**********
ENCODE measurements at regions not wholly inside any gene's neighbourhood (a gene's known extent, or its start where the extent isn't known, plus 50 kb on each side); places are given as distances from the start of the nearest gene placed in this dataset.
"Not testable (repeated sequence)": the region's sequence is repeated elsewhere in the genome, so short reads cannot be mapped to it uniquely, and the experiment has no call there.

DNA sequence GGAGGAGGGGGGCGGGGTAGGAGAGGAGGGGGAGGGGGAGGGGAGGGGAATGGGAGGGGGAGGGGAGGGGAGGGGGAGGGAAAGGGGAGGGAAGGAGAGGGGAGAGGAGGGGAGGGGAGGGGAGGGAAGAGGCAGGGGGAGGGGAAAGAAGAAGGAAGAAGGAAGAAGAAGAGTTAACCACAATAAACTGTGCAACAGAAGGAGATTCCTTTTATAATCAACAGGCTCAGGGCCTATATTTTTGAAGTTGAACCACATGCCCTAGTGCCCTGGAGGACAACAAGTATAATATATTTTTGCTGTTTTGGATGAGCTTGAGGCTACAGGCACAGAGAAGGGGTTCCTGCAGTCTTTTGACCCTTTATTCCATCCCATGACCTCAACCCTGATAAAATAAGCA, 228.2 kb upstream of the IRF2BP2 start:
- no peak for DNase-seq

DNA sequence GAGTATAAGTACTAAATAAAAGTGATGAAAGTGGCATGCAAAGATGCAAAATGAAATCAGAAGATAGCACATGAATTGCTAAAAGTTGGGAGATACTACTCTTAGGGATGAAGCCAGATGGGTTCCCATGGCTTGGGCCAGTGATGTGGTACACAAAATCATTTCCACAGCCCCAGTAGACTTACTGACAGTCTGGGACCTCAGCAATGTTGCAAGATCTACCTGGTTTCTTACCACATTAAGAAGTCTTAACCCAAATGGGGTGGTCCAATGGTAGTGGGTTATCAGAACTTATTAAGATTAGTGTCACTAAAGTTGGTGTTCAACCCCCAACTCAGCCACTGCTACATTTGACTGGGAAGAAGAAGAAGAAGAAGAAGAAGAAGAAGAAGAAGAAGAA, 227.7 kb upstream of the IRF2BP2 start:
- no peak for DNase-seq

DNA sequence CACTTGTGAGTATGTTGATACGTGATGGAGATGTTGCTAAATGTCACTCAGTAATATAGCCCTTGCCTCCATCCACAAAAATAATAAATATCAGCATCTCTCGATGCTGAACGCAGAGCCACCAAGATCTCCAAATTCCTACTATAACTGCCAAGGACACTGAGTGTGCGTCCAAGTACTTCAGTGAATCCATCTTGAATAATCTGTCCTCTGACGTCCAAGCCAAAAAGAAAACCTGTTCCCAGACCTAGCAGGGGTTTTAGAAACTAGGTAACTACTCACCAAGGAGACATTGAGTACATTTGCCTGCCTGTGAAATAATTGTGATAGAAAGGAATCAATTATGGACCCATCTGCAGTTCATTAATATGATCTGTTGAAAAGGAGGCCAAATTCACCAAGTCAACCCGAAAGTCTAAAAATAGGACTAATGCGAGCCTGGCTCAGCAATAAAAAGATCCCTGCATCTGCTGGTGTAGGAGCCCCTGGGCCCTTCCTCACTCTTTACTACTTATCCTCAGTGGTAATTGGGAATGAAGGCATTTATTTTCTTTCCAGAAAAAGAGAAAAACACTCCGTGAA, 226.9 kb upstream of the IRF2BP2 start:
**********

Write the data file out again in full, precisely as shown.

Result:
ENCODE measurements at regions not wholly inside any gene's neighbourhood (a gene's known extent, or its start where the extent isn't known, plus 50 kb on each side); places are given as distances from the start of the nearest gene placed in this dataset.
"Not testable (repeated sequence)": the region's sequence is repeated elsewhere in the genome, so short reads cannot be mapped to it uniquely, and the experiment has no call there.

DNA sequence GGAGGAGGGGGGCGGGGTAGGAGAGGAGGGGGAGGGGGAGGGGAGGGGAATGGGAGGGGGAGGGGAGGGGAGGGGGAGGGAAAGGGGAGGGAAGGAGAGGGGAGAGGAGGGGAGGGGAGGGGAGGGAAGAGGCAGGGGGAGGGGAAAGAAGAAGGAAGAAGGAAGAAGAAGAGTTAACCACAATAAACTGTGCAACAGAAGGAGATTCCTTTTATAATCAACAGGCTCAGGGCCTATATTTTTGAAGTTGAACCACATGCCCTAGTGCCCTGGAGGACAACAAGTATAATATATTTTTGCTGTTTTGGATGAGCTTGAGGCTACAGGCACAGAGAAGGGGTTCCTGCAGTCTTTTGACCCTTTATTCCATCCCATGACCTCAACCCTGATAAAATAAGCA, 228.2 kb upstream of the IRF2BP2 start:
- no peak for DNase-seq

DNA sequence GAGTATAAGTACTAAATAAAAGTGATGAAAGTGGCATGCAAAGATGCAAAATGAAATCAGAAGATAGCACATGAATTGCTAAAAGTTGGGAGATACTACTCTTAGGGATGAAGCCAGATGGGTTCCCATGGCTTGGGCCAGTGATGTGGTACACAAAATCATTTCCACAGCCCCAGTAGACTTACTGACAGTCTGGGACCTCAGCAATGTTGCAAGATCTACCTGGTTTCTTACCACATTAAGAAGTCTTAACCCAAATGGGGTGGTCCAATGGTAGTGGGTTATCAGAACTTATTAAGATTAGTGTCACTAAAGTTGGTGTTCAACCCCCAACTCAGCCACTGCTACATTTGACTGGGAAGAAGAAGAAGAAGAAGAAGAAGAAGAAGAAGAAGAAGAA, 227.7 kb upstream of the IRF2BP2 start:
- no peak for DNase-seq

DNA sequence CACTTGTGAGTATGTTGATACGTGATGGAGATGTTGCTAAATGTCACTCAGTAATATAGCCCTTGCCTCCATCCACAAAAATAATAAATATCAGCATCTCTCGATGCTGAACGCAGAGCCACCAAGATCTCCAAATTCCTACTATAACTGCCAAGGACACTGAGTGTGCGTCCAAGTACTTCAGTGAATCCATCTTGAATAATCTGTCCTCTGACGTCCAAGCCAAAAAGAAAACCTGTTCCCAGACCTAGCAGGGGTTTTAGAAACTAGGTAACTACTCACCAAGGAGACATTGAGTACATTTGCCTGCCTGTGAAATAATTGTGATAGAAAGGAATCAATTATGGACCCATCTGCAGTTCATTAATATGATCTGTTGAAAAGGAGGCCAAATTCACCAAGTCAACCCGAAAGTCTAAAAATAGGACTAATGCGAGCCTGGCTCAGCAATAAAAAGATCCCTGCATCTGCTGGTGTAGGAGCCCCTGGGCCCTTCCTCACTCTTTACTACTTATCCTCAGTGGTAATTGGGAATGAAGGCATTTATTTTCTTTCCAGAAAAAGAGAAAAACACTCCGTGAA, 226.9 kb upstream of the IRF2BP2 start: